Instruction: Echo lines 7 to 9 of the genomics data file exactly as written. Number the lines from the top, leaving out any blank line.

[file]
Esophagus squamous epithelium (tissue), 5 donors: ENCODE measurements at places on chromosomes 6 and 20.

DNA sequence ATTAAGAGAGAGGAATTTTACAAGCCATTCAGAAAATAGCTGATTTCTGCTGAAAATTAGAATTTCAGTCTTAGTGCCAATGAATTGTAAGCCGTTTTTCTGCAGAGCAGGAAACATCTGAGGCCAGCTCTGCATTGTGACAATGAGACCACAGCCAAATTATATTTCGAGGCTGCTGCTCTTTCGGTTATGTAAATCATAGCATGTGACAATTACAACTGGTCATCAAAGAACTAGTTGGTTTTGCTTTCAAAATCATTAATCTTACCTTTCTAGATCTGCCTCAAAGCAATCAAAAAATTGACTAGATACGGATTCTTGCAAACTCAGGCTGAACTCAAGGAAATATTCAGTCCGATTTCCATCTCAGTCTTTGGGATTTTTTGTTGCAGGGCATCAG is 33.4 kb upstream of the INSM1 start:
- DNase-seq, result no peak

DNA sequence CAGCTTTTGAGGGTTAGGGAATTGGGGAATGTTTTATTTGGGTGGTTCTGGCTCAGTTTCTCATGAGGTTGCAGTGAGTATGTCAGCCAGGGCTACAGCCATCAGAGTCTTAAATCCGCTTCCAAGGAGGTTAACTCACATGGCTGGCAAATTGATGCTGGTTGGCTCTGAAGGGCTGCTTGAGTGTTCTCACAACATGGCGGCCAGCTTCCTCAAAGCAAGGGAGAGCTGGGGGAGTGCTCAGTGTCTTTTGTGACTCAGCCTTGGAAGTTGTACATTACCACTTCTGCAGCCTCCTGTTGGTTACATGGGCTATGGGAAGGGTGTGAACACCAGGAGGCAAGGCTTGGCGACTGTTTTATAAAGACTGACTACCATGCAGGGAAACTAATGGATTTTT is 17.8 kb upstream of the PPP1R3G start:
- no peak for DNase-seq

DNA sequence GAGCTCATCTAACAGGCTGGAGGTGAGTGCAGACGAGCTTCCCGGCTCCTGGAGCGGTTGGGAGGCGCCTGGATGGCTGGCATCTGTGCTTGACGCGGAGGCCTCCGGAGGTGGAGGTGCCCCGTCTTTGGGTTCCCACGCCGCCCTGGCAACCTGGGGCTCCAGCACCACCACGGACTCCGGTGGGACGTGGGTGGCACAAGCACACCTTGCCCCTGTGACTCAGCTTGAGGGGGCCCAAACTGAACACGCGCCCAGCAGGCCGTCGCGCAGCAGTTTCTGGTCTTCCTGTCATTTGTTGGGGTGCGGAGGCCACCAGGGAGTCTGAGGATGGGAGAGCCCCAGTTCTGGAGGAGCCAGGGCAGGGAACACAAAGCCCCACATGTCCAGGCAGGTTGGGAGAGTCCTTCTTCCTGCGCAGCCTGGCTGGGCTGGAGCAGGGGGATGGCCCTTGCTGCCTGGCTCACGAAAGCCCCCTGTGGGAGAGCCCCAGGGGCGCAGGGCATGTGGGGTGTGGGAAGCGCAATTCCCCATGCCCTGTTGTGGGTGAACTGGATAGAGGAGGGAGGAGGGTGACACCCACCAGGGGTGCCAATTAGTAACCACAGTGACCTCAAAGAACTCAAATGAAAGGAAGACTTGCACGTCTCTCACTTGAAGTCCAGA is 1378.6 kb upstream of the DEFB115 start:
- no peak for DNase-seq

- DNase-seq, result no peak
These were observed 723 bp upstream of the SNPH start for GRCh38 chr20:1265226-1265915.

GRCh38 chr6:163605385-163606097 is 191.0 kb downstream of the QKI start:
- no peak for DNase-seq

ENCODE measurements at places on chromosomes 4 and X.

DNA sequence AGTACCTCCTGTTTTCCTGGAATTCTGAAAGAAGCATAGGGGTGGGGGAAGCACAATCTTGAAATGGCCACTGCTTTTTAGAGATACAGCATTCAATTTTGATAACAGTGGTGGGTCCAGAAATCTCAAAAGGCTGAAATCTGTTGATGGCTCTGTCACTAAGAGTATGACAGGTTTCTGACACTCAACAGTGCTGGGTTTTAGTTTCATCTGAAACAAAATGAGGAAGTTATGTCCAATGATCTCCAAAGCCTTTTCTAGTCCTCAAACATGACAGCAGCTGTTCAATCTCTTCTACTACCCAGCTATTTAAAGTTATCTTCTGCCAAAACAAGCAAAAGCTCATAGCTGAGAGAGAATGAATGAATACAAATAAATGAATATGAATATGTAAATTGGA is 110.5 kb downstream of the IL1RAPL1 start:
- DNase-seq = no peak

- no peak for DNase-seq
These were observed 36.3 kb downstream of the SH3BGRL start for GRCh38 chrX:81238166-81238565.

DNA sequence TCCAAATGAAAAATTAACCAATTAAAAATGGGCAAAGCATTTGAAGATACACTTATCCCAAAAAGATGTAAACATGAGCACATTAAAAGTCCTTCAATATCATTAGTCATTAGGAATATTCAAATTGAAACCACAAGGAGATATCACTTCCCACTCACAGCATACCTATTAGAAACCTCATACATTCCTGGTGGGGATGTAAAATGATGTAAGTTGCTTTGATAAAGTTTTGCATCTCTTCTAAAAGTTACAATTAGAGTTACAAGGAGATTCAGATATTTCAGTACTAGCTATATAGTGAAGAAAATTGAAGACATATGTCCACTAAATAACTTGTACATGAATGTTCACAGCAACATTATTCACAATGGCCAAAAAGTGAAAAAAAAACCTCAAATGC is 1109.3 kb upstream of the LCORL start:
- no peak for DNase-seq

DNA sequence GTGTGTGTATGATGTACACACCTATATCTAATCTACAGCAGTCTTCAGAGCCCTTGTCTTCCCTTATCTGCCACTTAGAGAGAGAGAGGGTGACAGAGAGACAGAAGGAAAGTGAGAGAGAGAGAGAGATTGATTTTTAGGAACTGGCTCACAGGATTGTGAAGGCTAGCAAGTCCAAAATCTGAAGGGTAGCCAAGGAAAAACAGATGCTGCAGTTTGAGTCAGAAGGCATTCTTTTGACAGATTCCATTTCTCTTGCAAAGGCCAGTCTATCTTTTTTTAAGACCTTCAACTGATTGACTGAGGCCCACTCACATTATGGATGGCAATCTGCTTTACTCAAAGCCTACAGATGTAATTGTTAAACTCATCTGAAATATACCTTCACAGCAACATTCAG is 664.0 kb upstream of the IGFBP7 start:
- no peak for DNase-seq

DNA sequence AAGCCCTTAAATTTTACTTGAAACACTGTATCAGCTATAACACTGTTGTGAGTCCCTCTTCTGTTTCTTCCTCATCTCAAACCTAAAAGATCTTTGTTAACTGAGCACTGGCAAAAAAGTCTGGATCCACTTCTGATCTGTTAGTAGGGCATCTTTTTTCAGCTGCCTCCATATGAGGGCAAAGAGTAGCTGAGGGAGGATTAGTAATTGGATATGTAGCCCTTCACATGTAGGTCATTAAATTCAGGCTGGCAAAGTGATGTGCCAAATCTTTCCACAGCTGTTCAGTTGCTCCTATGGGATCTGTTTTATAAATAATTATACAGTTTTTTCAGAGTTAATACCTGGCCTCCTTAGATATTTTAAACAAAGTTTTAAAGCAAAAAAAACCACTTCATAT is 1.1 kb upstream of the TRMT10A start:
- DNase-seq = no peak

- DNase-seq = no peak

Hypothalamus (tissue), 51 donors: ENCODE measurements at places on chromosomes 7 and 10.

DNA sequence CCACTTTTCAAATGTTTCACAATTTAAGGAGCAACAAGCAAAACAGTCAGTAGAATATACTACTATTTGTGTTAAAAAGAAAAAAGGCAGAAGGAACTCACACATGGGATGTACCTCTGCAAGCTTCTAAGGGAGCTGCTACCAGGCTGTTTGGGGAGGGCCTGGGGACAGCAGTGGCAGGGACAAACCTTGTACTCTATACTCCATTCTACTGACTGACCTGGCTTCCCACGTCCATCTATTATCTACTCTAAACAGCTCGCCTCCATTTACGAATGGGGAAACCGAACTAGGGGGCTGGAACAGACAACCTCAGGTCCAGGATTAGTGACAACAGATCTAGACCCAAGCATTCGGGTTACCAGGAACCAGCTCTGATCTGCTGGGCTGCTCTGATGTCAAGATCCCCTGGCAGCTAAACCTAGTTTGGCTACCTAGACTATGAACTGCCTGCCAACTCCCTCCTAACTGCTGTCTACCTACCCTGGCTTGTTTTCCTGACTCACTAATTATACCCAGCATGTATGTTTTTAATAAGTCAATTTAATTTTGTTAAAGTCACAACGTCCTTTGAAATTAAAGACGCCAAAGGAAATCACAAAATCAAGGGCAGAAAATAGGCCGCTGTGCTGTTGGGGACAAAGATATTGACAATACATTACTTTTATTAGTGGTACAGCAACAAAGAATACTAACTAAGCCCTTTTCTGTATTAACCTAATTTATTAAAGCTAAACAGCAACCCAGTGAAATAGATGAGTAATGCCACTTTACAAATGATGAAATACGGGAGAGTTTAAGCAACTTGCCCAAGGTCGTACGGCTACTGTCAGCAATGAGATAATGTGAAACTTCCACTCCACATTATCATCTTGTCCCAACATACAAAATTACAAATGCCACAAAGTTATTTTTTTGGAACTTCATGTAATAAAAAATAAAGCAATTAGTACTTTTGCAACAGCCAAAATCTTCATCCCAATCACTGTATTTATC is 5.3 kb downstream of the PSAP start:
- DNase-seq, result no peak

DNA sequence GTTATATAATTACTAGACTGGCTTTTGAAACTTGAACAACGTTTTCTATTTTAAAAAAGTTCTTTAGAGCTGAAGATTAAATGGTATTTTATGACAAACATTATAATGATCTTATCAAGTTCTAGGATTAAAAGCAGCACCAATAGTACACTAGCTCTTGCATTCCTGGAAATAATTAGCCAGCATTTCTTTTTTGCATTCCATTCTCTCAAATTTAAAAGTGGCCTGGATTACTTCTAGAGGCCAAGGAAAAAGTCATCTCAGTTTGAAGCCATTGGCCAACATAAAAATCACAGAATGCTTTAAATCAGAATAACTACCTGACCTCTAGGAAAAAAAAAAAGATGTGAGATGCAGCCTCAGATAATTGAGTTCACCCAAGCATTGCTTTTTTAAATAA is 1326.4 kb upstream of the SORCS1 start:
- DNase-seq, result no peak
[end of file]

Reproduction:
- no peak for DNase-seq

- DNase-seq, result no peak
These were observed 723 bp upstream of the SNPH start for GRCh38 chr20:1265226-1265915.